Is There A Hole In Our Gospel? Does The Church Have A Social Commission Too? -- By: Philippe R. Sterling

Journal: Journal of the Grace Evangelical Society
Volume: JOTGES 24:46 (Spring 2011)
Article: Is There A Hole In Our Gospel? Does The Church Have A Social Commission Too?
Author: Philippe R. Sterling

Is There A Hole In Our Gospel?
Does The Church Have A Social Commission Too?

Philippe R. Sterling


Vista Ridge Bible Fellowship

Lewisville, Texas

I. Introduction

Social missions are pervasive in today’s business environment. We see it in the pink coloring of products indicating a small portion of the profit being given to Susan G. Komen for the Cure to help fight breast cancer, Chili’s Grill & Bar encouraging its customers to make a donation for St. Jude Children’s Research Hospital, Ruby Tuesday’s Cookies for a Cause program, or Panera Bread opening Panera Cares Community Cafes. There are consulting firms that help businesses launch social initiatives.1 Cause-related marketing is good for business. Sometimes the best public relations campaign is to be found doing something good.

Popular television shows incorporate social missions in their story lines and activities. American Idol has its “Idol Gives Back” fundraising segment. The Amazing Race (Fall 2010) had its teams take a day off in Ghana to paint a school. The Bachelor (Winter 2011) donated a solar panel for heating water to a school in South Africa.

Today’s Evangelical church has not been left behind on this trend. A new Evangelicalism with a new social commission has emerged.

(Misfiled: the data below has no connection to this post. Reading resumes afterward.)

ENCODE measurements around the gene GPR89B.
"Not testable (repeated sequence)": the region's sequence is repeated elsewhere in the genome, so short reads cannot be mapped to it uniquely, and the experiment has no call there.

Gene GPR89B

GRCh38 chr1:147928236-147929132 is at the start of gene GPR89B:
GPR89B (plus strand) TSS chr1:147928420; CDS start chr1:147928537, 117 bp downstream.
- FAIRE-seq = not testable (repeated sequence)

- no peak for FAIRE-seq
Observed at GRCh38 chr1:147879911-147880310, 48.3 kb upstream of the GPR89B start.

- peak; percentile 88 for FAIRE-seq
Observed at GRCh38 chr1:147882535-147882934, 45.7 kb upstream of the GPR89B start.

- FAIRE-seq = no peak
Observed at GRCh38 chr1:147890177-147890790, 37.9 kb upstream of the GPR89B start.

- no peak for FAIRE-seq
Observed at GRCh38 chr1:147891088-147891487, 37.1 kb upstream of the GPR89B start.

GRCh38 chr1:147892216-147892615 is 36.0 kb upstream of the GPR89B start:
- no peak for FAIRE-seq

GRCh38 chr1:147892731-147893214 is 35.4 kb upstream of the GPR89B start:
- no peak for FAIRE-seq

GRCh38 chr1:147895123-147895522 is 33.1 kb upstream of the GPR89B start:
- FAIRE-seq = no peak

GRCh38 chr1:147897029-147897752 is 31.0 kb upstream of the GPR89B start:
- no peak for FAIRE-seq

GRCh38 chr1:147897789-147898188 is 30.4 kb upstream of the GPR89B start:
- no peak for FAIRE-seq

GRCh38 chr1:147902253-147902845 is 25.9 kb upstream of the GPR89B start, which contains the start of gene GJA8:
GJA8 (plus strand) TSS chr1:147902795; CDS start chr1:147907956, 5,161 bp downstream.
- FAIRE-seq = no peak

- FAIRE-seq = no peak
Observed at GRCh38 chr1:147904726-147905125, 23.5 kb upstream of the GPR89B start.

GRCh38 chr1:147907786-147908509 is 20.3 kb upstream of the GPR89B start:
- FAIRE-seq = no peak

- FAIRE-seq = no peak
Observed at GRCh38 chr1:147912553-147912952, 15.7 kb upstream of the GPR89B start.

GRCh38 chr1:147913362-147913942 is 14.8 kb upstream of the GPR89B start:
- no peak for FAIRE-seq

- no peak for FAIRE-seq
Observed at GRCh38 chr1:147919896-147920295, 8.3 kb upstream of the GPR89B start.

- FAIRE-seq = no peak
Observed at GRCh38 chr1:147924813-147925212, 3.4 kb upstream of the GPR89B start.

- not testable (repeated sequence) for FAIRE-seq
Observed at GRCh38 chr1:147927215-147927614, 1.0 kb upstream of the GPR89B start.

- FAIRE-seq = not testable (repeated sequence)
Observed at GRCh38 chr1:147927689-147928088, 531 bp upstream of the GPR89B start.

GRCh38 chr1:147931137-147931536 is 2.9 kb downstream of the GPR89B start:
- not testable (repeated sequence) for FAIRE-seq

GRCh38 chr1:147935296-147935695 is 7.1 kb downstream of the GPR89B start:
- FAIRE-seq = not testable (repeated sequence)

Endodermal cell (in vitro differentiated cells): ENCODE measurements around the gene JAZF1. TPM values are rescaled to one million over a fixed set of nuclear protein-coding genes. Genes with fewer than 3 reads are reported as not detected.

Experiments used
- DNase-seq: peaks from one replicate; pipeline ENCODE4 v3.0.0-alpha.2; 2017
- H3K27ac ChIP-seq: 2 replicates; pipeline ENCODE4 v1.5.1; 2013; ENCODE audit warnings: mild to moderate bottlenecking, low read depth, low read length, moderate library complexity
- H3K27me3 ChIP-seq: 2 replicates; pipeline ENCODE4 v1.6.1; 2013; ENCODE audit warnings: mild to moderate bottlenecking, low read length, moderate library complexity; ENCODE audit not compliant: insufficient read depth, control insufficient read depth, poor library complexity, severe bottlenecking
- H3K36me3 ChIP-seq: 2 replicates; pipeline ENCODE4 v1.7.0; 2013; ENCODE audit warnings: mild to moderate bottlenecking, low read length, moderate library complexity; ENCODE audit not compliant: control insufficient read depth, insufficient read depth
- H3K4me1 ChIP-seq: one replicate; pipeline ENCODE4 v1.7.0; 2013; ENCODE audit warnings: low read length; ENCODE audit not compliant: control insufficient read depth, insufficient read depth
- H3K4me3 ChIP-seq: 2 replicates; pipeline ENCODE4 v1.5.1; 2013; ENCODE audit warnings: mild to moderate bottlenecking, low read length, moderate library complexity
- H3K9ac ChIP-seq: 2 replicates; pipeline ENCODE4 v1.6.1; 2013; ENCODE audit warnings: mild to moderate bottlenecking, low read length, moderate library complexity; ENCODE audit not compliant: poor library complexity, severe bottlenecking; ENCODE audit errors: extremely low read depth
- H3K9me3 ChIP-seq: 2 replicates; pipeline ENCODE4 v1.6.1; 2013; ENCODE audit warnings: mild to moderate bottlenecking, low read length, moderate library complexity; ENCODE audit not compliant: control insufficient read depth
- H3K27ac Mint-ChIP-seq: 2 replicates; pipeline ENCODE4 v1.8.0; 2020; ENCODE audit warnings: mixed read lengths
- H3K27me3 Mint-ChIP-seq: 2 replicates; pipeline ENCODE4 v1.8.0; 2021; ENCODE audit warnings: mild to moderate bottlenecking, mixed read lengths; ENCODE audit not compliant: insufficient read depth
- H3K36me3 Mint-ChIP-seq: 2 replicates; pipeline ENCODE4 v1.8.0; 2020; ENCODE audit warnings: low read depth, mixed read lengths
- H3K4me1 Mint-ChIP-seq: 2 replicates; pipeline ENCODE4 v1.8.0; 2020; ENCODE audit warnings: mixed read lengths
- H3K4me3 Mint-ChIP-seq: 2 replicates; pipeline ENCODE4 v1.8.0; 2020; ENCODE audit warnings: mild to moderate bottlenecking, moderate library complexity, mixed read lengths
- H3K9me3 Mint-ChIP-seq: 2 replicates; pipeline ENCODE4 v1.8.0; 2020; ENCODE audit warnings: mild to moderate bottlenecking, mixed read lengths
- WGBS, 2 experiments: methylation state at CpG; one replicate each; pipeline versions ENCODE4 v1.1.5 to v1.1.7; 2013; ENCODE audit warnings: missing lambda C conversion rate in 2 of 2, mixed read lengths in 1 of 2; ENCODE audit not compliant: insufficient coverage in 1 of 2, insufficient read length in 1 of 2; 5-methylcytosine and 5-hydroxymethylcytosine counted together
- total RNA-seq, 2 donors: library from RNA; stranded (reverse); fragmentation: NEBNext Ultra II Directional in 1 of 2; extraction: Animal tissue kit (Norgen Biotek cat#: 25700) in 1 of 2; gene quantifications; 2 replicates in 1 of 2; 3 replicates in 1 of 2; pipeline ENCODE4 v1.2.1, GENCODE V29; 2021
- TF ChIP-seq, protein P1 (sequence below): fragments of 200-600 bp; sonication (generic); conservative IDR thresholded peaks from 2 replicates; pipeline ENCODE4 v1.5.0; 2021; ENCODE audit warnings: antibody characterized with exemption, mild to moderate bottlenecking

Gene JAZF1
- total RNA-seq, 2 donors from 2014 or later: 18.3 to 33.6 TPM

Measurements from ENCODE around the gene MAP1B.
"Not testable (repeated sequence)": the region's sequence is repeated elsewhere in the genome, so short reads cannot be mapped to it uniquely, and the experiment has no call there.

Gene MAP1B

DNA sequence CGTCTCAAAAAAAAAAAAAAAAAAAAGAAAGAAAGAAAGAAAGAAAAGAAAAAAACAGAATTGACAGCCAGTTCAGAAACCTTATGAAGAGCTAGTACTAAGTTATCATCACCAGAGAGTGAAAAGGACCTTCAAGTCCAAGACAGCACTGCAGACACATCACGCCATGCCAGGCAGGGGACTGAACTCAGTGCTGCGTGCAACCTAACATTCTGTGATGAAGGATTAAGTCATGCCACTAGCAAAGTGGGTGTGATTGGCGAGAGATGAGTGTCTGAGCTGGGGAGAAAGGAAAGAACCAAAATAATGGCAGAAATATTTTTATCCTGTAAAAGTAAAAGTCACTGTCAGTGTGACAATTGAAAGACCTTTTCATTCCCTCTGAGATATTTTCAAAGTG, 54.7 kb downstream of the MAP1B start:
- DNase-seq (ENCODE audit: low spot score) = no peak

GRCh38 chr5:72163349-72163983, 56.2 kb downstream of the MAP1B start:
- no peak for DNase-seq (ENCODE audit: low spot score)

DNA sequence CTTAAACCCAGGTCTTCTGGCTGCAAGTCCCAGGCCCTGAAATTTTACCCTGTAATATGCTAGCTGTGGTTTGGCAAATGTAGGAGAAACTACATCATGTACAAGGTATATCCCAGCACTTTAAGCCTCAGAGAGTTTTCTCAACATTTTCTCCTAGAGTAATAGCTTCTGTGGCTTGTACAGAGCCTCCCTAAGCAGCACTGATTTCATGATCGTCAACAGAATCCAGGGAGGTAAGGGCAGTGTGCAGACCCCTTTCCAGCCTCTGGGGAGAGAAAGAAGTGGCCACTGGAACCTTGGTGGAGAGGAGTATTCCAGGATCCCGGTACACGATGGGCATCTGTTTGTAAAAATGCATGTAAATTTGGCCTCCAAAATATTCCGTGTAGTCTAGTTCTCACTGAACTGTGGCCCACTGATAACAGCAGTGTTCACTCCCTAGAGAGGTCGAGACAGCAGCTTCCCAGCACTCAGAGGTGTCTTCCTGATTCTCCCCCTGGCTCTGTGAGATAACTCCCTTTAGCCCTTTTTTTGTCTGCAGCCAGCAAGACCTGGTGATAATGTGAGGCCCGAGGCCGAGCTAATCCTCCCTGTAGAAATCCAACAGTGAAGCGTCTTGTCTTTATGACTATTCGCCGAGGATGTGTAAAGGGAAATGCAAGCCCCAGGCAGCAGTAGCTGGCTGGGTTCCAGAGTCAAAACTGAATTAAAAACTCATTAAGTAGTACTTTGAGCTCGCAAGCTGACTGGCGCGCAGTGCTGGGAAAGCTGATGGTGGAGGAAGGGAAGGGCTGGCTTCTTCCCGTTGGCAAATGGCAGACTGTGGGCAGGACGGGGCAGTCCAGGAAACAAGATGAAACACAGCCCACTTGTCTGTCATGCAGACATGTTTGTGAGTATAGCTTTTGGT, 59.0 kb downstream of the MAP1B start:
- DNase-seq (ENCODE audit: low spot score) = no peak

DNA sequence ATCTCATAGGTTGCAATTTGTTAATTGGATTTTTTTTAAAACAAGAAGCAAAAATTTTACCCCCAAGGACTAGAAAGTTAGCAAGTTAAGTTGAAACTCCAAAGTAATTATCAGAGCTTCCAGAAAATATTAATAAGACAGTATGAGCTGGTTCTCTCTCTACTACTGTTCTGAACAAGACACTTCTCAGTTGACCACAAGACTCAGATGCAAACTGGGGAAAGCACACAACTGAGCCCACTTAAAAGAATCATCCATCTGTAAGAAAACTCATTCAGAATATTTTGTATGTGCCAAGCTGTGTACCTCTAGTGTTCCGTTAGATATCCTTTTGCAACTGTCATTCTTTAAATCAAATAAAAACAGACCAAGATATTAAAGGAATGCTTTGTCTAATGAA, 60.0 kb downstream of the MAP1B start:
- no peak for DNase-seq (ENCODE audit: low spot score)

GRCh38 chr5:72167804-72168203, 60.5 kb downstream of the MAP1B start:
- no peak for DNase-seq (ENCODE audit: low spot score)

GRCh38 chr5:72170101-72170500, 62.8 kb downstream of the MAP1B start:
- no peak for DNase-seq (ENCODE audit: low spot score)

Believers in Christ are called to do good for people. Paul the Apostle exhorted, “While we have opportunity, let us do good to all people, and especially to those who are of the household of the faith” (Gal 6:10). So, when a movement comes along that wants us to do good works, I’m sure we would agree, “Yes, let’s do them.” But what is being advanced is more than just doing good works. The Christian mission has been redefined and expanded.

Towards the end of the twentieth century and into the twenty-first century many evangelical Christians have taken up contemplative spirituality,2 a return to ritual,3 and a social and environmental mission on par with a spiritual mission. Does the church have a spiritual and social commission?

II. Genesis Of The Evangelical Spiritual/Social Commission

The movement among evangelicals to take up a social and spiritual commission for the church began in a significant way at the First International Congress on World Evangelization called by evangelist Billy Graham, held in Lausanne, Switzerland, in 1974.

visitor : : uid: ()